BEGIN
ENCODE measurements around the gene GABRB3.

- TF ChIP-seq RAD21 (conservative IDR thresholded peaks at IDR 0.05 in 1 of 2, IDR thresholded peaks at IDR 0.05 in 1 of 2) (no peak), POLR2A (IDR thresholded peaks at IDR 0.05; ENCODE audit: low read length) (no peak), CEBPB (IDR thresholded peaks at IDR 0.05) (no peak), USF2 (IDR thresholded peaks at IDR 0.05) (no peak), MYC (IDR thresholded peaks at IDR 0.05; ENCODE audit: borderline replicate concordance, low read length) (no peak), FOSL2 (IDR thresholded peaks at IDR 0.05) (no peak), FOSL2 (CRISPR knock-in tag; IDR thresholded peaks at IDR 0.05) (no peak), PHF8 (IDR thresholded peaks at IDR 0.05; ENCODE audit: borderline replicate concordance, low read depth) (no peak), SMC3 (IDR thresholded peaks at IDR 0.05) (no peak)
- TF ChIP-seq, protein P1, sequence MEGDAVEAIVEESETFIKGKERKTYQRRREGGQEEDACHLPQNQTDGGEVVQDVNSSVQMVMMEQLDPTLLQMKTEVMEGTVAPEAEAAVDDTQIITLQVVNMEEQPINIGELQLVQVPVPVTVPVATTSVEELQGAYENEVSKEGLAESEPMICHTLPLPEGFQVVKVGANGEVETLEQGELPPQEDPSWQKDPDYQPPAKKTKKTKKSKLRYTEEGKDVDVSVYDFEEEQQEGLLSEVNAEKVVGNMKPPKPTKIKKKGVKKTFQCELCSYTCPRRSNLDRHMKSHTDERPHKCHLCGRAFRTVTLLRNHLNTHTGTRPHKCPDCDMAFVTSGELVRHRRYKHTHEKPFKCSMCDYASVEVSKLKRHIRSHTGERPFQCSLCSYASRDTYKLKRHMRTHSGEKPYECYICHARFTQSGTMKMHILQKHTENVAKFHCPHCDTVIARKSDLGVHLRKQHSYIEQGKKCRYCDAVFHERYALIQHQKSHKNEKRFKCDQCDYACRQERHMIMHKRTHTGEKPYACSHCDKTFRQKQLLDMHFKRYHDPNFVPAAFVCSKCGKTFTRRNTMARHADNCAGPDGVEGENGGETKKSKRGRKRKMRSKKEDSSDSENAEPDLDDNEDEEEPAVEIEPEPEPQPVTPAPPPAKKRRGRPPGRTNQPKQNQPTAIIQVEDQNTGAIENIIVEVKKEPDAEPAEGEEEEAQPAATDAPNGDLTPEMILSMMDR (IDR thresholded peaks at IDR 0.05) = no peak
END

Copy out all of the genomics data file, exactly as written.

ENCODE measurements around the gene GABRB3.

- TF ChIP-seq RAD21 (conservative IDR thresholded peaks at IDR 0.05 in 1 of 2, IDR thresholded peaks at IDR 0.05 in 1 of 2) (no peak), POLR2A (IDR thresholded peaks at IDR 0.05; ENCODE audit: low read length) (no peak), CEBPB (IDR thresholded peaks at IDR 0.05) (no peak), USF2 (IDR thresholded peaks at IDR 0.05) (no peak), MYC (IDR thresholded peaks at IDR 0.05; ENCODE audit: borderline replicate concordance, low read length) (no peak), FOSL2 (IDR thresholded peaks at IDR 0.05) (no peak), FOSL2 (CRISPR knock-in tag; IDR thresholded peaks at IDR 0.05) (no peak), PHF8 (IDR thresholded peaks at IDR 0.05; ENCODE audit: borderline replicate concordance, low read depth) (no peak), SMC3 (IDR thresholded peaks at IDR 0.05) (no peak)
- TF ChIP-seq, protein P1, sequence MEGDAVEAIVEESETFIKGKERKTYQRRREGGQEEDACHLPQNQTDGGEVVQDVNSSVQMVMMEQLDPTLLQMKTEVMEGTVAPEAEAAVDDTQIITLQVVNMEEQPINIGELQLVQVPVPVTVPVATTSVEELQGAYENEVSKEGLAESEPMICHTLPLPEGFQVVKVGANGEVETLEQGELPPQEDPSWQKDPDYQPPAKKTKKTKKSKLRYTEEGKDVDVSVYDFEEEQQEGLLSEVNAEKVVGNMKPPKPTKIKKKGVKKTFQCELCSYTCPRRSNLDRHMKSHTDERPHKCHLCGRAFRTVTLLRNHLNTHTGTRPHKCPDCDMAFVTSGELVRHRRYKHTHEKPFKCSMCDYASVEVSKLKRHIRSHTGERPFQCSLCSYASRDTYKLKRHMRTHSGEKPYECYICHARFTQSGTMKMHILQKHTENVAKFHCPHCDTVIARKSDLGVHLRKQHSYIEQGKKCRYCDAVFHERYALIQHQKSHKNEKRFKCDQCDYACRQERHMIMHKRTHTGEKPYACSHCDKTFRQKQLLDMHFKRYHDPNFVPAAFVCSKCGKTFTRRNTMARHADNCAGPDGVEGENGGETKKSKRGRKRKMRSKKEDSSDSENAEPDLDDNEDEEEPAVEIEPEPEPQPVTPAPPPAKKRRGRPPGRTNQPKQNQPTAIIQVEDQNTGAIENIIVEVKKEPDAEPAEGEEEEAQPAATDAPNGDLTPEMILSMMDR (IDR thresholded peaks at IDR 0.05) = no peak